‘Wash Post’: White House Had Early Warning on Katrina

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By: E&P Staff

Documents obtained by The Washington Post reveal, according to the newspaper, that in the 48 hours before Hurricane Katrina hit last August, the White House “received detailed warnings about the storm’s likely impact, including eerily prescient predictions of breached levees, massive flooding, and major losses of life and property.”

The 41-page assessment by the Department of Homeland Security’s National Infrastructure Simulation and Analysis Center (NISAC) was delivered by e-mail to the White House’s “situation room” in the early hours of Aug. 29, the day the storm hit, according to an e-mail cover sheet.

The NISAC paper warned that a storm of Katrina’s size would “likely lead to severe flooding and/or levee breaching” and noted the potential for levee failures along Lake Pontchartrain. “It predicted economic losses in the tens of billions of dollars, including damage to public utilities and industry that would take years to fully repair,” writes Washington Post reporter Joby Warrick in the Tuesday paper. “Initial response and rescue operations would be hampered by disruption of telecommunications networks and the loss of power to fire, police and emergency workers, it said.

“In a second document, also obtained by The Washington Post, a computer slide presentation by the Federal Emergency Management Agency, prepared for a 9 a.m. meeting on Aug. 27, two days before Katrina made landfall, compared Katrina’s likely impact to that of ‘Hurricane Pam,’ a fictional Category 3 storm used in a series of FEMA disaster-preparedness exercises simulating the effects of a major hurricane striking New Orleans. But Katrina, the report warned, could be worse.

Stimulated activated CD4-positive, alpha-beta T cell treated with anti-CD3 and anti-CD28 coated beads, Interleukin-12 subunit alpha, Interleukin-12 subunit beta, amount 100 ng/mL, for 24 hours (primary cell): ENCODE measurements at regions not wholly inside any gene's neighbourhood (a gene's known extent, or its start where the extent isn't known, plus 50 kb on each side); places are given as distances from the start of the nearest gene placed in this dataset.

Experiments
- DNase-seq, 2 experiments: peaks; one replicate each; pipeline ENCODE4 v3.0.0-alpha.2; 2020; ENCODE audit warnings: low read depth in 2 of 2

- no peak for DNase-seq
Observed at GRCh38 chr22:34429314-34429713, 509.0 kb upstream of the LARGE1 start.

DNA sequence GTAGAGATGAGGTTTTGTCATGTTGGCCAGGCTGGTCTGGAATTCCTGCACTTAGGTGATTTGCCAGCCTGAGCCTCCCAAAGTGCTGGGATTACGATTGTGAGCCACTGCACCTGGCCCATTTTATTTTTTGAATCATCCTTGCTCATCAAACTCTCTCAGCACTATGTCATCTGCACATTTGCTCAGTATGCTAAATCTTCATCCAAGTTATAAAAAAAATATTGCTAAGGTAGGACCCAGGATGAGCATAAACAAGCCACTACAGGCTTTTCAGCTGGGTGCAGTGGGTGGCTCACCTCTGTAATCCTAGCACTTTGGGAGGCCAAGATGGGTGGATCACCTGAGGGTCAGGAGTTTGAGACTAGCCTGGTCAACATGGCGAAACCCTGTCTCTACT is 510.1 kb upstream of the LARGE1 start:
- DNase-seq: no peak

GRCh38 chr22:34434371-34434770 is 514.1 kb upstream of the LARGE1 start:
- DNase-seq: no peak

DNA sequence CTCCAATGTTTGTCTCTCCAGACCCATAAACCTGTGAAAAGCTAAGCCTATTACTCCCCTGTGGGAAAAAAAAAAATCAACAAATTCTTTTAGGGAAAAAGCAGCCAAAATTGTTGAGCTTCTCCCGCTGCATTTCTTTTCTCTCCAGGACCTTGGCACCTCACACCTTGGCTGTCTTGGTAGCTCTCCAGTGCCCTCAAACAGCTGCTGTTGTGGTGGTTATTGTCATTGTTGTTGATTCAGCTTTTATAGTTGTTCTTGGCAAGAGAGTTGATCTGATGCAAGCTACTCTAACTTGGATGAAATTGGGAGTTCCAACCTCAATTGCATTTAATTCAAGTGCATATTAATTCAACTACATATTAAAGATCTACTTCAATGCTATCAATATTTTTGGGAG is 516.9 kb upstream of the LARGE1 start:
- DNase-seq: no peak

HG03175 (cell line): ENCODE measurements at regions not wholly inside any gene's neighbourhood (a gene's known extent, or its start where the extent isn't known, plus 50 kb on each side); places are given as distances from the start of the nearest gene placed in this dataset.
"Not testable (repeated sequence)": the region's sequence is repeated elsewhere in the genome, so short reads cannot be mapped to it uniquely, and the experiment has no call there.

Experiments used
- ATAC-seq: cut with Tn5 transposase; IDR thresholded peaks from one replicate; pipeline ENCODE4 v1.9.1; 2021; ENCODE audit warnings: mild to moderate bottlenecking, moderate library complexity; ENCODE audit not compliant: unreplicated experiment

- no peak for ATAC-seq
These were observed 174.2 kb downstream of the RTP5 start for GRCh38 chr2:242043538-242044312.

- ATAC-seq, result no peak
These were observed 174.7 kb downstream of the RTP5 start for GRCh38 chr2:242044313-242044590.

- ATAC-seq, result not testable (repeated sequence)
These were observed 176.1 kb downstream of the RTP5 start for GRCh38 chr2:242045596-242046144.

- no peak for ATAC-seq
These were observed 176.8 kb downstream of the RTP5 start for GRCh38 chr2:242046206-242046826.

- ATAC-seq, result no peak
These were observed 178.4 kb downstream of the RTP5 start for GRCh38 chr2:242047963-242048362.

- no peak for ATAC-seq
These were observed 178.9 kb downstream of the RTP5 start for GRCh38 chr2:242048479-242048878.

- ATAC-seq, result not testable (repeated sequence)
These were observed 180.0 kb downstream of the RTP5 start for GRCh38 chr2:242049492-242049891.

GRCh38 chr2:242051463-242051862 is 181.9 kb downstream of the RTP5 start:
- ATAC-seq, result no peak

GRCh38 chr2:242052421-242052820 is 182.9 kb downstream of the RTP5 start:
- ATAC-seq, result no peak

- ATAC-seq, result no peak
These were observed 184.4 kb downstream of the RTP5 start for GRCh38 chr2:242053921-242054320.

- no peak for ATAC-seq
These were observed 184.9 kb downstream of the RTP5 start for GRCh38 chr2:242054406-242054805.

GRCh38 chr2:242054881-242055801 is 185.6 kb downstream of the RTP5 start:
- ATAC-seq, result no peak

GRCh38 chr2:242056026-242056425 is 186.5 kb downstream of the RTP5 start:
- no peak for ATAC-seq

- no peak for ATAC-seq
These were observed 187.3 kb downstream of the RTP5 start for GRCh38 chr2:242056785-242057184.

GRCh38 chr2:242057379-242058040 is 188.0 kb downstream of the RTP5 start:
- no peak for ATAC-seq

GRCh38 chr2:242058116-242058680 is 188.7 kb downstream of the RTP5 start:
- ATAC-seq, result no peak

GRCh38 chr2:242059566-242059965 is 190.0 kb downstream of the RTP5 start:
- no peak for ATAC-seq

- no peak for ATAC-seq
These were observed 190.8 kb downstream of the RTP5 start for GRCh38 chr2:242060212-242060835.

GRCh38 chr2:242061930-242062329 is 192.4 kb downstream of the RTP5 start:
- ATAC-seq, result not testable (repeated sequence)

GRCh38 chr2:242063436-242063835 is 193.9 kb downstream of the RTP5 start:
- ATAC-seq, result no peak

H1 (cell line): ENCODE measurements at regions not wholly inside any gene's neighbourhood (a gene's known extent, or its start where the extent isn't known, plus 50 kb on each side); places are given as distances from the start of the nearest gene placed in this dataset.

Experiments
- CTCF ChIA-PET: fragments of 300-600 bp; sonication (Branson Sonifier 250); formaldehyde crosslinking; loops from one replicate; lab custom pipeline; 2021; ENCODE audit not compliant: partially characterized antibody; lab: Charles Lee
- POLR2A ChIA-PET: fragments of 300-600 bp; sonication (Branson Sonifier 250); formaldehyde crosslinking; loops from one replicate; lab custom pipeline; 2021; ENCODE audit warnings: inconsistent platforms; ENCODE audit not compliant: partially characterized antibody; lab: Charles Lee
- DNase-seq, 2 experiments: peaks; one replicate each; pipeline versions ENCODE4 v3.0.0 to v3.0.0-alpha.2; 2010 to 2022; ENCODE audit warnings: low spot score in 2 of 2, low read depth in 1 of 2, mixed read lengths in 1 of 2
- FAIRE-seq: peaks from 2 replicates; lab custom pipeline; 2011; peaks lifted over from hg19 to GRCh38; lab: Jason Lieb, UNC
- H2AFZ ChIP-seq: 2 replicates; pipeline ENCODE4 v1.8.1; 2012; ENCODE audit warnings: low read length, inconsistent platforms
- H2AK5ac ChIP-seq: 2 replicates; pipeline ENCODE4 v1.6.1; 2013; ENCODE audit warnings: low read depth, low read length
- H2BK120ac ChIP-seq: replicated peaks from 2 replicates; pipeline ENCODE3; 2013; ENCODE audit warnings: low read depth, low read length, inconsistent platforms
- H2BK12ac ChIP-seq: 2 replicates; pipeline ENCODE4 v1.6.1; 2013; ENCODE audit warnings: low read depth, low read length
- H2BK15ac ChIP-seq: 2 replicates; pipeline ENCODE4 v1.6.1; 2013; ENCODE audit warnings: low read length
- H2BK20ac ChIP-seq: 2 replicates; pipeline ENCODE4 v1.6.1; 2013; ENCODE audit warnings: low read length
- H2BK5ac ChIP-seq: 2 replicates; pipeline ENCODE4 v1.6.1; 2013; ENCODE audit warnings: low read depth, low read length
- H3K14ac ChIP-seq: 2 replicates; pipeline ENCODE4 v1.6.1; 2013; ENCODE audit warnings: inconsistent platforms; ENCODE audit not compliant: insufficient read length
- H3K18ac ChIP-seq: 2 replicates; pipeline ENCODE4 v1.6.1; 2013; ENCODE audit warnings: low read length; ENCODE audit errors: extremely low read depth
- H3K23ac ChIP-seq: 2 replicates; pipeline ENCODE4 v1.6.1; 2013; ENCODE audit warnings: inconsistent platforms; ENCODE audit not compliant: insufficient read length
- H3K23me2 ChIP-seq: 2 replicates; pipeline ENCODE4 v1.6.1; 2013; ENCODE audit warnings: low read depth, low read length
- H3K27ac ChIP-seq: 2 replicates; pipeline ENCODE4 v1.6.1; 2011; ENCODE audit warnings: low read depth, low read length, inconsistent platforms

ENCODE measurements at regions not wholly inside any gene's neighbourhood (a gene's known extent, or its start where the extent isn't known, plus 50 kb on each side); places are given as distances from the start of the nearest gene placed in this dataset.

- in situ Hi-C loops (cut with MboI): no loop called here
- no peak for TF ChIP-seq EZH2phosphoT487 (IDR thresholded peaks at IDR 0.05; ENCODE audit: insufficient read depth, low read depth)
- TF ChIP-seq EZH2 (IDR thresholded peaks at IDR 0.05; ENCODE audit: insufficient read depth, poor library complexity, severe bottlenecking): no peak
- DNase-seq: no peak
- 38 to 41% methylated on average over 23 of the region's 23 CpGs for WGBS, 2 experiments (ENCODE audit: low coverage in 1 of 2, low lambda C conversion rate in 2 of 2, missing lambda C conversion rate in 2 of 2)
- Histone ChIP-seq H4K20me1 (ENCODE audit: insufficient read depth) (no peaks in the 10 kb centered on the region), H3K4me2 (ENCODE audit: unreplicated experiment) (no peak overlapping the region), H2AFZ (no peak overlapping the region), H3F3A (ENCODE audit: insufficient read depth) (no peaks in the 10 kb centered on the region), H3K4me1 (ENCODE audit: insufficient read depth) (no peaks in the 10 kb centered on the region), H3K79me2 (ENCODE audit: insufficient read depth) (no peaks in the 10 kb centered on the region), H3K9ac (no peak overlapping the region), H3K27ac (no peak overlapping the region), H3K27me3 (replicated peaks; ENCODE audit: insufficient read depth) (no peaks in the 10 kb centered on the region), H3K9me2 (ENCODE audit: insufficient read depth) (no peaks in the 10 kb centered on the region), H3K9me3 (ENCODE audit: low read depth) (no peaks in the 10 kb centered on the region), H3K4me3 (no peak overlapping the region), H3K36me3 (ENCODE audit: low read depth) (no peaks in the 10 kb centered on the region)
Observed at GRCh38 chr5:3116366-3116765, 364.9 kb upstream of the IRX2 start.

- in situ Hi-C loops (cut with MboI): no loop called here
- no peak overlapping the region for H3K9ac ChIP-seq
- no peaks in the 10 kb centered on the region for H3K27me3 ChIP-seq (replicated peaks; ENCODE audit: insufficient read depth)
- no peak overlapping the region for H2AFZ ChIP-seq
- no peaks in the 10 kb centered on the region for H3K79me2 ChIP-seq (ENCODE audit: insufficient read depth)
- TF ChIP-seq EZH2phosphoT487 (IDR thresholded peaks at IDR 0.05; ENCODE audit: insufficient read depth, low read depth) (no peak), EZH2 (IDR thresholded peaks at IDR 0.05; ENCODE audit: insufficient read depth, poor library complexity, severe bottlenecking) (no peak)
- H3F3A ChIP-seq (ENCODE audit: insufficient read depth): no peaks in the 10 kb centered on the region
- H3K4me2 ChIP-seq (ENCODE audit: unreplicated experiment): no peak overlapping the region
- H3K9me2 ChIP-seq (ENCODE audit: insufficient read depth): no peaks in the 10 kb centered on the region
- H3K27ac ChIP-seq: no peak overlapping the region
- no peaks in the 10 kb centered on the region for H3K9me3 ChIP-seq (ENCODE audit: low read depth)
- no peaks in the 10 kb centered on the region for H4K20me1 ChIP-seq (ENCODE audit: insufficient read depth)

“The documents shed new light on the extent on the administration’s foreknowledge about Katrina’s potential for unleashing epic destruction on New Orleans and other Gulf Coast cities and towns. President Bush, in a televised interview three days after Katrina hit, suggested that the scale of the flooding in New Orleans was unexpected. ‘I don’t think anybody anticipated the breach of the levees. They did anticipate a serious storm,’ Bush said in a Sept. 1 interview on ABC’s ‘Good Morning America.'”

The White House declined to comment yesterday on the specifics of the reports but noted that the president has repeatedly acknowledged his displeasure with preparations for Katrina. “

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